Ralph Wainer commends Ethreal Theatre’s successes with such a challenging production.
Ethreal Theatre’s production of ‘The Hunchback of Notre Dame’ is among the most memorable performances I have seen at Durham. With original music by Jack Moreton and a well-versed script by Leo Mylonadis, this promenade musical is not to be missed and features a stunning cast of 26, as well as a talented group of musicians.
The evening started off within the walls of the cathedral.
During the entire performance, the audience was led on by guides, who never broke their character and came up with some of the wittiest retorts to the comments by the audience; it’s not every night where a group of vagabonds try to sell you a ‘finger of Christ’ and ‘wood from his cross’.
Gringoire, played by the ever-active Tyler Rainford, led the audience to a Gypsy dance where we are introduced to a group of vagabonds and La Esméralda, played by the very talented Lizzie McGhee. This beautifully choreographed moment was then where we had the first appearance of Quasimodo.
Sam McKay gave a first-class portrayal of the hunchback. His makeup was first-class and the character was well acted throughout the performance.
In general, all the named characters gave excellent performances, my personal favourites being the self-loving Phoebus (Mike Yates), and the incredibly cold Fleur-de-Lys (Izzie Price).
It must be said, however, that it was the supporting cast that made the show the success that it was: the guides and vagabonds should be commended for the strength of their performance, especially given that it must have been difficult to construct characters with so little back-story.
The director had worked on truly immersing the audience in his performance and not a moment passed without them being entertained.
In particular, ‘The Court of Miracles’ scene set in one of the lesser known, more private halls of the cathedral, was excellent, with Georgina Armfield’s regal portrayal of the Queen of the Gyspsies and the especially lush and realistic set, comprising of a candle-lit table with half-eaten food. I also found the execution of Esméralda very powerfully choreographed, with Quasimodo’s famous lines ‘Sanctuary!’ especially effective.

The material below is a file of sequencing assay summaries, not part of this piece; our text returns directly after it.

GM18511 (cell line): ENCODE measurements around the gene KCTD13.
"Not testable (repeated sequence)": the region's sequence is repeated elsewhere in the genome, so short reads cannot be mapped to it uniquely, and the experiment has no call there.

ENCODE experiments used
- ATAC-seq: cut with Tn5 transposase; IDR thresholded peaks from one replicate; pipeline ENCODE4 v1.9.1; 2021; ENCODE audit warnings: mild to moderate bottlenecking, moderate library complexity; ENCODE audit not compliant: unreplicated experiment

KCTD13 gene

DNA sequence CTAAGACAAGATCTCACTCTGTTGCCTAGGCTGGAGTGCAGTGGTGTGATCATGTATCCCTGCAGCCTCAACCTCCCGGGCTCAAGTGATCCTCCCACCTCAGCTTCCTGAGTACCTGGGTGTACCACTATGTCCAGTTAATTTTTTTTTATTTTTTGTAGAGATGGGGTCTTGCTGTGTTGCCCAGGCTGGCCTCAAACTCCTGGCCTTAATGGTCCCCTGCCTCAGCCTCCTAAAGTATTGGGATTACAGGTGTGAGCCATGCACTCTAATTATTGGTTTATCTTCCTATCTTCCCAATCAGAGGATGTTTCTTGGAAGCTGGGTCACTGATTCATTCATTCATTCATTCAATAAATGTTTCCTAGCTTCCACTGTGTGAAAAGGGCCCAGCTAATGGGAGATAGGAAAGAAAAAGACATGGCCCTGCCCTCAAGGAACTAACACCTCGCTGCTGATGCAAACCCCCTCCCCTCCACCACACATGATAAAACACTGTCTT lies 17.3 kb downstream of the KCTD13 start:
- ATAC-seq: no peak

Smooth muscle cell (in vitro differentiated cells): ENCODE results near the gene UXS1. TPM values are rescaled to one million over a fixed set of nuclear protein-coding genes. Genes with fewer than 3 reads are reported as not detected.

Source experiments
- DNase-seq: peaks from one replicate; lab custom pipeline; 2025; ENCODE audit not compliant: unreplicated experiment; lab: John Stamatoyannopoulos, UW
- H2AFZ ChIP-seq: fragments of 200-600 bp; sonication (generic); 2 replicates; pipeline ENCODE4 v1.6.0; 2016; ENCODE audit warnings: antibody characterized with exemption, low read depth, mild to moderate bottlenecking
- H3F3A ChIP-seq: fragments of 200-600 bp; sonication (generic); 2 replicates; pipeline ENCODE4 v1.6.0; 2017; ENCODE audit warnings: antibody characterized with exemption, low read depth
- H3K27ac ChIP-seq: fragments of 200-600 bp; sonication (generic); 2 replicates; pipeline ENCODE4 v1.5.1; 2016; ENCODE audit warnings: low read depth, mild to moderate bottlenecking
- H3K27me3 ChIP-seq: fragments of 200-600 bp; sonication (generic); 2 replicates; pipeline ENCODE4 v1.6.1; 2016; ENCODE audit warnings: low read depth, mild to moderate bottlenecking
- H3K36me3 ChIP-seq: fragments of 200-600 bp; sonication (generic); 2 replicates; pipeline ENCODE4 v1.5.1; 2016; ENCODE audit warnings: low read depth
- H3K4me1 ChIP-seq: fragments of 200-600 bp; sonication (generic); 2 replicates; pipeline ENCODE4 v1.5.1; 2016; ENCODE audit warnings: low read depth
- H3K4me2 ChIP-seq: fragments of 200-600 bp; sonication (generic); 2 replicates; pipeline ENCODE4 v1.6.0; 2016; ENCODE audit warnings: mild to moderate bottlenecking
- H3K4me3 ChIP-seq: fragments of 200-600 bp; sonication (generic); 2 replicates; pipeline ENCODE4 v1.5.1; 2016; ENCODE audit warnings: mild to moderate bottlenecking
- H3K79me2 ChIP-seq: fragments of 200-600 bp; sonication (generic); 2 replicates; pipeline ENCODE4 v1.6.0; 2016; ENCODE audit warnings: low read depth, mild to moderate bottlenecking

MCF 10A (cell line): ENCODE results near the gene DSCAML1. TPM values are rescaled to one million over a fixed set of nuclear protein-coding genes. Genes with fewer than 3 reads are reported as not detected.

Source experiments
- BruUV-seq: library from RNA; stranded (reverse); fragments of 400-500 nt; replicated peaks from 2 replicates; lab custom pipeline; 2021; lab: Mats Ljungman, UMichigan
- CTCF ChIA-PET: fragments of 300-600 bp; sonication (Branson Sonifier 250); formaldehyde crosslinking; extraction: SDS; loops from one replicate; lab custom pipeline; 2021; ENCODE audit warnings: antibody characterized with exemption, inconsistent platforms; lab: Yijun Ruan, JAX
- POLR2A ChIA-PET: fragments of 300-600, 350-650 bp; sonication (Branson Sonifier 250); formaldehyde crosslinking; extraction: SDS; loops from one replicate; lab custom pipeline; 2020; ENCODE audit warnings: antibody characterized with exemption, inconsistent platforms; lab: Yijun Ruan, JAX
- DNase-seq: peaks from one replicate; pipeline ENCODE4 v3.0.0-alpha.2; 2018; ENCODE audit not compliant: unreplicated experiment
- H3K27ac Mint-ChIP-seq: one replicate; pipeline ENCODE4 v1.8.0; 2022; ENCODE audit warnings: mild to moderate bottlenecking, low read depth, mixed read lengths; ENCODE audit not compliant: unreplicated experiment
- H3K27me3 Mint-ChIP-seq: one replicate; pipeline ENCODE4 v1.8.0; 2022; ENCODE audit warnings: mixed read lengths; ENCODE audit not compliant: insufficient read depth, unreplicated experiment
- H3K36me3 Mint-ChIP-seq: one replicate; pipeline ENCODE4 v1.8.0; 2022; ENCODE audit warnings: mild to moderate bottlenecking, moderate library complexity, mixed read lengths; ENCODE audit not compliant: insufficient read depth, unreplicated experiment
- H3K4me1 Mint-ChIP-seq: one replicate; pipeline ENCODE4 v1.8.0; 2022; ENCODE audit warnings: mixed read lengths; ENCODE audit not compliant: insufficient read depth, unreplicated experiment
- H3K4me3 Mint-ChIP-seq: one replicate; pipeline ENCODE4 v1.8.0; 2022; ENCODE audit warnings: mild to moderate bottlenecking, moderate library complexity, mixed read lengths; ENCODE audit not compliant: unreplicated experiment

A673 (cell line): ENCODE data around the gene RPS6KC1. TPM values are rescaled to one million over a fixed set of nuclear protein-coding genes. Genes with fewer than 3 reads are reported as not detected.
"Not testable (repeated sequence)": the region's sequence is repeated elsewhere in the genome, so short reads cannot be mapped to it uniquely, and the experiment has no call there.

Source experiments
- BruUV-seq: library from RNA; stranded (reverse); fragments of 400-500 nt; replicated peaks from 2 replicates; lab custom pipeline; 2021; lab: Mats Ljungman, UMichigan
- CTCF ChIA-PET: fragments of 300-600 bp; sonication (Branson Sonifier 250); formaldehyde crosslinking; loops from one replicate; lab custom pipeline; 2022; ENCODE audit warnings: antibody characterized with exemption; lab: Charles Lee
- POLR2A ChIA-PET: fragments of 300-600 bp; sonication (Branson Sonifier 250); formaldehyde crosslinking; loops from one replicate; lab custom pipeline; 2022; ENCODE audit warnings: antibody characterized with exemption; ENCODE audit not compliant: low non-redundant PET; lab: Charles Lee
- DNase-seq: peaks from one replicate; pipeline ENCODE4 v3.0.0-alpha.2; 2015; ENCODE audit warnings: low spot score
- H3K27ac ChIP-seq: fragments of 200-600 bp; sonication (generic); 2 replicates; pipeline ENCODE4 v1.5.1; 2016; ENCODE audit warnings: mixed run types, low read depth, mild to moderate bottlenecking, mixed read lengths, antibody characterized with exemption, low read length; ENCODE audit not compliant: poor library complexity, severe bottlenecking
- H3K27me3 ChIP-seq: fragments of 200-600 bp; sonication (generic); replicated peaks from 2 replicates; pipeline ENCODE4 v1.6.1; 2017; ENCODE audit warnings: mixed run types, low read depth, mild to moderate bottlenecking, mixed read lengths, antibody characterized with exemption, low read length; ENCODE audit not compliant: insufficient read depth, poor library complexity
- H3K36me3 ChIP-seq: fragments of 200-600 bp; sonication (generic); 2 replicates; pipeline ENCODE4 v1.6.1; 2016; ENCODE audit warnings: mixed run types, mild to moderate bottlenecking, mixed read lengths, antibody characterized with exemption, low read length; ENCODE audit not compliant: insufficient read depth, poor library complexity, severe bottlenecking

The amount of thought and preparation that went into this performance is phenomenal and the result is a wonderfully original adaptation that I would love to see again..
Having read most of the book in French, I can safely confirm that this adaptation is close to the original with a few creative exceptions: Clopin was here portrayed by a woman. This did temporarily give the character something of the air of a ‘Bond villainess’, yet all in all, it was a refreshingly new idea to give the role to a woman. It is of course impossible to fit all the main scenes of this book in a 90 minute musical, with famous scenes such as Quasimodo receiving water from Esméralda and the death of Esméralda omitted.
Perhaps some clarification was also needed in the end-scene where Louis XI demands the presence of Esmeralda as audience members who are not familiar with the story may have struggled to understand this logic, with the explanatory scenes cut from the show.
Nevertheless, I wish to congratulate all those involved in this excellent production, which was exceptionally well presented given its challenging nature. It is certainly well worth a watch.
Photograph: Juliano Henrique